You can use this student budget calculator to determine the difference between a student's expenses and sources of income. Ultimately, the calculator can be used to figure out if a student needs to borrow additional money to meet their financial obligations.
The variables used in our online calculator are defined in detail below, including how to interpret the results.
This first section of the calculator is an inventory of all the annual sources of income for the student. Later on, this information will be combined with expenses to calculate a budget, or additional loans, the student may need to pay their bills on time.
This is all the annual income the student can expect to earn in a given year. Typical sources of income available to college students include summer jobs, internships, and work / study programs.
This is the amount of money a student would be willing to withdraw each year from personal savings accounts, or investments such as stocks, bonds, and mutual funds.
A wide variety of agencies will often help college students pay for their expenses. If they've been offered a grant or scholarship, then enter the annual value of that award.
If you, or someone you know, has established a college fund in the form of a Coverdale IRA or a 529 College Savings plan, enter the annual amount available to be removed from that account to pay for college expenses or tuition.
These are the student loans available such as Federal Stafford or Perkins loans. Enter the total annual value of these or any other student loan.
This is the money a parent or guardian might be willing to provide each year to help pay for a college education. This can also include loans from the Federal government such as PLUS loans.
These are the total of all annual fees paid by the student to the college or university they're attending.
If not included in the above value, include here the annual fees charged to live on campus as well as meals.
This includes the cost of textbooks, school supplies, laboratory fees, library fees, printer, computer, and similar expenses.
Include here travel and other transportation expenses such as buses, train, or subway tickets, gasoline, and airfare associated with travel to school.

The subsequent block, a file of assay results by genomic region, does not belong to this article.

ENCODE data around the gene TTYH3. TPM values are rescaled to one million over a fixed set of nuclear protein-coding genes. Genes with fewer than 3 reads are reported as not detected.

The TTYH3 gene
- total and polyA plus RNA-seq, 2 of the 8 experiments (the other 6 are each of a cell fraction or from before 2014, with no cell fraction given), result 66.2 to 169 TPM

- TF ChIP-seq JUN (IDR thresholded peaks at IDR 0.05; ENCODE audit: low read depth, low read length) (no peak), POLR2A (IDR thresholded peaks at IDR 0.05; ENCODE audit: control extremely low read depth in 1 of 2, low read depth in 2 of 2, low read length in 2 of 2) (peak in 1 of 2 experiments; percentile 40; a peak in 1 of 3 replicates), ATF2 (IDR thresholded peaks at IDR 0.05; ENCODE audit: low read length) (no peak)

In this next section of the student budget calculator, you'll be asked to supply your monthly expenses. Please enter here the number of months the student will incur these expenses. The default is nine months.
If the student is not paying boarding fees to their college or university, and have rent or mortgage fees instead, then enter here the total of those monthly payments.
Enter here any lease or loan payment a student is required to make each month on a car, if they own one.
If not included in rent, this is the payment made each month to the electric company for the energy consumed.
If not included in rent, this is the payment made to the natural gas company each month to pay for the energy consumed.
If fuel oil is purchased to heat a home or apartment, then enter that amount in this cell.
Enter here the monthly value of any landline telephone, or off-campus internet access, a student requires while in school.
This is the monthly payment made on the cell phone the student will be using while attending college.
This last category of monthly expenses is money associated with clothing and other accessories a student might need to purchase.
In the final expense section of this student budget calculator, you'll be asked to supply information about weekly expenses. Here enter the number of weeks that the expense will be incurred. The default is 40 weeks.
If the student is not on the school's meal plan, and they plan to eat each semester, then estimate the weekly food bill and enter that value.
This is the amount that will be spent each week on entertainment.
Unless the student plans to bring their dirty laundry home, this is the money needed each week to clean clothes.
As the name implies, this is all the other cash a student will need each week.
This is the total of all sources of income available to the student including jobs, investments, scholarships, 529 plans, student loans, and parents / guardians.
The annual, monthly, and weekly expenses entered earlier are subtotaled, and then a total annual expense value is calculated.
When a budget is balanced, the total of all sources of income will be exactly equal to expenses. When calculating the budget for a student, we attempted to consider a wide range of income sources as well as costs. If the value in this cell is positive, then the student's expenses are greater than income. Therefore, the student will either have to reduce some expenses or increase a source of income, such as a loan.
Student Budget Calculator
Disclaimer: These online calculators are made available and meant to be used as a screening tool for the investor. The accuracy of these calculations is not guaranteed nor is its applicability to your individual circumstances. You should always obtain personal advice from qualified professionals.